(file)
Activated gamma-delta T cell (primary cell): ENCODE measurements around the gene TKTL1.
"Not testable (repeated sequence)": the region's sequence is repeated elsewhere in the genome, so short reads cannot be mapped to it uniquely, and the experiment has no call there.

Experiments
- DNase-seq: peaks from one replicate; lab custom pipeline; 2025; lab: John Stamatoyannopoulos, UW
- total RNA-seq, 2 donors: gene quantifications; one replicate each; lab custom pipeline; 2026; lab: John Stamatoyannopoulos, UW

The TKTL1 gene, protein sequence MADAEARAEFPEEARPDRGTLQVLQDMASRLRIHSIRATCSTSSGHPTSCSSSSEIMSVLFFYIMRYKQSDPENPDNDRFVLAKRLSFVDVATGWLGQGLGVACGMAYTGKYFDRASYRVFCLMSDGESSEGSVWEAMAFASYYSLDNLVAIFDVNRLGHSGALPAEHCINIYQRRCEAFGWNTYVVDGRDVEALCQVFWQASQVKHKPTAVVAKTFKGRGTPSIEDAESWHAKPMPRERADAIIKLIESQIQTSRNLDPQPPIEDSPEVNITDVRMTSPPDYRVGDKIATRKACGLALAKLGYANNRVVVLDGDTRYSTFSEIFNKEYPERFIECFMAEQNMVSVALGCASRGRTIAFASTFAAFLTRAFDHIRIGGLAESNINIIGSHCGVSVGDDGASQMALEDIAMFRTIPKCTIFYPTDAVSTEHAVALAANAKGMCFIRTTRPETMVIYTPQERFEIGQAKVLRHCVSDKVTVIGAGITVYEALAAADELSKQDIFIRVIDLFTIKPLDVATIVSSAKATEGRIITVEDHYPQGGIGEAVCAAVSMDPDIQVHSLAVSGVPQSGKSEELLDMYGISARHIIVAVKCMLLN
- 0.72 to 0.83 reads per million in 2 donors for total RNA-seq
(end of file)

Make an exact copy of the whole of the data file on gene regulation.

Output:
Activated gamma-delta T cell (primary cell): ENCODE measurements around the gene TKTL1.
"Not testable (repeated sequence)": the region's sequence is repeated elsewhere in the genome, so short reads cannot be mapped to it uniquely, and the experiment has no call there.

Experiments
- DNase-seq: peaks from one replicate; lab custom pipeline; 2025; lab: John Stamatoyannopoulos, UW
- total RNA-seq, 2 donors: gene quantifications; one replicate each; lab custom pipeline; 2026; lab: John Stamatoyannopoulos, UW

The TKTL1 gene, protein sequence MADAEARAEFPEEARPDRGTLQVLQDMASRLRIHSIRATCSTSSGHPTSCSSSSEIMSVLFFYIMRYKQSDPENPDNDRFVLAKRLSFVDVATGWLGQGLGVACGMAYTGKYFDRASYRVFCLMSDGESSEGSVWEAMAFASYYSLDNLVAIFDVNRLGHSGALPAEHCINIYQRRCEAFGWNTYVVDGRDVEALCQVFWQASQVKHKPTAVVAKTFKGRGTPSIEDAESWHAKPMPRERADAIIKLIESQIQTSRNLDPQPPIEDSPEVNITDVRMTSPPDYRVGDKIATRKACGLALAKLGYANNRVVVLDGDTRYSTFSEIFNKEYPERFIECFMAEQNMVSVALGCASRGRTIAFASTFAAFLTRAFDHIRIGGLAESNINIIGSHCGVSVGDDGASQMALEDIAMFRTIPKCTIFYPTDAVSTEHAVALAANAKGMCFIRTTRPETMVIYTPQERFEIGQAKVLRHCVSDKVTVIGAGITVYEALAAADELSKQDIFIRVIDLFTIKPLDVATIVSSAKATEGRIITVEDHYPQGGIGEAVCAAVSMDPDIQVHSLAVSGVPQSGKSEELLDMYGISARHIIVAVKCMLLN
- 0.72 to 0.83 reads per million in 2 donors for total RNA-seq